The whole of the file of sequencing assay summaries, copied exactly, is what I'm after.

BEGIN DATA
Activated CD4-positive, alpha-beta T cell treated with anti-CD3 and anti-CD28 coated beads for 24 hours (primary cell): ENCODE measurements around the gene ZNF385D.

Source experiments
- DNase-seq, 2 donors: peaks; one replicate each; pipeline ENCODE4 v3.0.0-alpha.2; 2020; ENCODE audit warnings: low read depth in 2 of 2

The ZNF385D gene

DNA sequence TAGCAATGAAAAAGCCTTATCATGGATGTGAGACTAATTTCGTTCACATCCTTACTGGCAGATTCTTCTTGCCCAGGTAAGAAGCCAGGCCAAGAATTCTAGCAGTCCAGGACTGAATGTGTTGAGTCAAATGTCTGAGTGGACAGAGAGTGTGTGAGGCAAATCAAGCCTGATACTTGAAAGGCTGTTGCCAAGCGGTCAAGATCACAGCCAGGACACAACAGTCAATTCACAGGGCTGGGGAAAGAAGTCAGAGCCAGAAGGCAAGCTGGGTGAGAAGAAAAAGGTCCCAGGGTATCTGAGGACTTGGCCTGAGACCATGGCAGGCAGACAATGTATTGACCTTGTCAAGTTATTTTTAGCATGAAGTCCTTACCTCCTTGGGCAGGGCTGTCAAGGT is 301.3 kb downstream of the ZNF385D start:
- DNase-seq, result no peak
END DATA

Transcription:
Activated CD4-positive, alpha-beta T cell treated with anti-CD3 and anti-CD28 coated beads for 24 hours (primary cell): ENCODE measurements around the gene ZNF385D.

Source experiments
- DNase-seq, 2 donors: peaks; one replicate each; pipeline ENCODE4 v3.0.0-alpha.2; 2020; ENCODE audit warnings: low read depth in 2 of 2

The ZNF385D gene

DNA sequence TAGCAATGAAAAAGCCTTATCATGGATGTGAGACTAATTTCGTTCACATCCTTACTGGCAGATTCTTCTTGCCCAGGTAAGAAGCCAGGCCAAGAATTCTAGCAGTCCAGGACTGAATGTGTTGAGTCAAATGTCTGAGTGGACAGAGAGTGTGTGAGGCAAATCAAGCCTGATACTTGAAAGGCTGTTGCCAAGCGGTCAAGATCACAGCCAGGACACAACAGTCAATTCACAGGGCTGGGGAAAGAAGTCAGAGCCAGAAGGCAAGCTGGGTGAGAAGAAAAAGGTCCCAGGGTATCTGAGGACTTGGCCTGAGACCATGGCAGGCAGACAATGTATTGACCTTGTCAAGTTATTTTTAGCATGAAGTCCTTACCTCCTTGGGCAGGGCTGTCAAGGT is 301.3 kb downstream of the ZNF385D start:
- DNase-seq, result no peak